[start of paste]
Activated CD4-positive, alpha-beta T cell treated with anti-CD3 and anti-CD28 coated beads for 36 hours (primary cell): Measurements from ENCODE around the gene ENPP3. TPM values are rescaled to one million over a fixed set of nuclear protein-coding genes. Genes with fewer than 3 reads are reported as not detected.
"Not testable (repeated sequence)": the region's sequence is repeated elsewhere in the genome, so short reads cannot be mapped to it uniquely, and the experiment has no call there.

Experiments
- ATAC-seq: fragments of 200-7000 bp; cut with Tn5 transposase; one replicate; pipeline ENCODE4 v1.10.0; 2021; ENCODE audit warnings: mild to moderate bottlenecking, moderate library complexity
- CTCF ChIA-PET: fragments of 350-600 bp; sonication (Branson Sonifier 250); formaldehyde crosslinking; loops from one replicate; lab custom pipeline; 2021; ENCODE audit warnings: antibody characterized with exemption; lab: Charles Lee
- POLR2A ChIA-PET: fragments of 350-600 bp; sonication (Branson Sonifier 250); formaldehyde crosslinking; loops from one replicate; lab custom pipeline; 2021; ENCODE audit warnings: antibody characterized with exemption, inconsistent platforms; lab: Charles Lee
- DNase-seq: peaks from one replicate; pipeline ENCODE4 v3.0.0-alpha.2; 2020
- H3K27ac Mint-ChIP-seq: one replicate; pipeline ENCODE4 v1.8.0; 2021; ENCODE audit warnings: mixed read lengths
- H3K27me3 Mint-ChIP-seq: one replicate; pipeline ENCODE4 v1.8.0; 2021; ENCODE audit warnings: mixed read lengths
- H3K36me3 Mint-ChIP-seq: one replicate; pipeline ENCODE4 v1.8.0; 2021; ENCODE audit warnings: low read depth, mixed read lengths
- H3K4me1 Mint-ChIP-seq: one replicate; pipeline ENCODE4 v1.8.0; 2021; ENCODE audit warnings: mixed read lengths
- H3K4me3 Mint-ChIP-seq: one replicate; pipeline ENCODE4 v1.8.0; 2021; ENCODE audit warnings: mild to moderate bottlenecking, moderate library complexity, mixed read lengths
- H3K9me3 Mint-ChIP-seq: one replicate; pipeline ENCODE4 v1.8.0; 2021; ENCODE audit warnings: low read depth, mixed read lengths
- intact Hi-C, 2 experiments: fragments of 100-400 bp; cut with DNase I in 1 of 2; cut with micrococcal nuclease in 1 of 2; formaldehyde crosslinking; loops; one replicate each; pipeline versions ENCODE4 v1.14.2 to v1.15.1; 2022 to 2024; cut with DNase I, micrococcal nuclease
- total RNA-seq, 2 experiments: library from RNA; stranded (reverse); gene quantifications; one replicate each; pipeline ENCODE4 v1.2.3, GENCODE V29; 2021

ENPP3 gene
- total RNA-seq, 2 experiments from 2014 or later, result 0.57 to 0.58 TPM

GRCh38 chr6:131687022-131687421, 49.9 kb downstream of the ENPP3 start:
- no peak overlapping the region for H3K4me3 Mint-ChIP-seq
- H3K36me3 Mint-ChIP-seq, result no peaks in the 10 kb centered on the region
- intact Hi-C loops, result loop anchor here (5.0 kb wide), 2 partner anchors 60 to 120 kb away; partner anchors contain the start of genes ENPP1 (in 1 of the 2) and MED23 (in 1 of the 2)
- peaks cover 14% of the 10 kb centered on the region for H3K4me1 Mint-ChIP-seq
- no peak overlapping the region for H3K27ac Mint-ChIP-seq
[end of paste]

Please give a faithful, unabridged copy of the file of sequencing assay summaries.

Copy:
Activated CD4-positive, alpha-beta T cell treated with anti-CD3 and anti-CD28 coated beads for 36 hours (primary cell): Measurements from ENCODE around the gene ENPP3. TPM values are rescaled to one million over a fixed set of nuclear protein-coding genes. Genes with fewer than 3 reads are reported as not detected.
"Not testable (repeated sequence)": the region's sequence is repeated elsewhere in the genome, so short reads cannot be mapped to it uniquely, and the experiment has no call there.

Experiments
- ATAC-seq: fragments of 200-7000 bp; cut with Tn5 transposase; one replicate; pipeline ENCODE4 v1.10.0; 2021; ENCODE audit warnings: mild to moderate bottlenecking, moderate library complexity
- CTCF ChIA-PET: fragments of 350-600 bp; sonication (Branson Sonifier 250); formaldehyde crosslinking; loops from one replicate; lab custom pipeline; 2021; ENCODE audit warnings: antibody characterized with exemption; lab: Charles Lee
- POLR2A ChIA-PET: fragments of 350-600 bp; sonication (Branson Sonifier 250); formaldehyde crosslinking; loops from one replicate; lab custom pipeline; 2021; ENCODE audit warnings: antibody characterized with exemption, inconsistent platforms; lab: Charles Lee
- DNase-seq: peaks from one replicate; pipeline ENCODE4 v3.0.0-alpha.2; 2020
- H3K27ac Mint-ChIP-seq: one replicate; pipeline ENCODE4 v1.8.0; 2021; ENCODE audit warnings: mixed read lengths
- H3K27me3 Mint-ChIP-seq: one replicate; pipeline ENCODE4 v1.8.0; 2021; ENCODE audit warnings: mixed read lengths
- H3K36me3 Mint-ChIP-seq: one replicate; pipeline ENCODE4 v1.8.0; 2021; ENCODE audit warnings: low read depth, mixed read lengths
- H3K4me1 Mint-ChIP-seq: one replicate; pipeline ENCODE4 v1.8.0; 2021; ENCODE audit warnings: mixed read lengths
- H3K4me3 Mint-ChIP-seq: one replicate; pipeline ENCODE4 v1.8.0; 2021; ENCODE audit warnings: mild to moderate bottlenecking, moderate library complexity, mixed read lengths
- H3K9me3 Mint-ChIP-seq: one replicate; pipeline ENCODE4 v1.8.0; 2021; ENCODE audit warnings: low read depth, mixed read lengths
- intact Hi-C, 2 experiments: fragments of 100-400 bp; cut with DNase I in 1 of 2; cut with micrococcal nuclease in 1 of 2; formaldehyde crosslinking; loops; one replicate each; pipeline versions ENCODE4 v1.14.2 to v1.15.1; 2022 to 2024; cut with DNase I, micrococcal nuclease
- total RNA-seq, 2 experiments: library from RNA; stranded (reverse); gene quantifications; one replicate each; pipeline ENCODE4 v1.2.3, GENCODE V29; 2021

ENPP3 gene
- total RNA-seq, 2 experiments from 2014 or later, result 0.57 to 0.58 TPM

GRCh38 chr6:131687022-131687421, 49.9 kb downstream of the ENPP3 start:
- no peak overlapping the region for H3K4me3 Mint-ChIP-seq
- H3K36me3 Mint-ChIP-seq, result no peaks in the 10 kb centered on the region
- intact Hi-C loops, result loop anchor here (5.0 kb wide), 2 partner anchors 60 to 120 kb away; partner anchors contain the start of genes ENPP1 (in 1 of the 2) and MED23 (in 1 of the 2)
- peaks cover 14% of the 10 kb centered on the region for H3K4me1 Mint-ChIP-seq
- no peak overlapping the region for H3K27ac Mint-ChIP-seq